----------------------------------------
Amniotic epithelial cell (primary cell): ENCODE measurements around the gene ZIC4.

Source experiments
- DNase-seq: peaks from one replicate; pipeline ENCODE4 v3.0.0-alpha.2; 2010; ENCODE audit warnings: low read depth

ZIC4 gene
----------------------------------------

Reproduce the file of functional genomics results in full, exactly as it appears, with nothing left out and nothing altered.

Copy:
Amniotic epithelial cell (primary cell): ENCODE measurements around the gene ZIC4.

Source experiments
- DNase-seq: peaks from one replicate; pipeline ENCODE4 v3.0.0-alpha.2; 2010; ENCODE audit warnings: low read depth

ZIC4 gene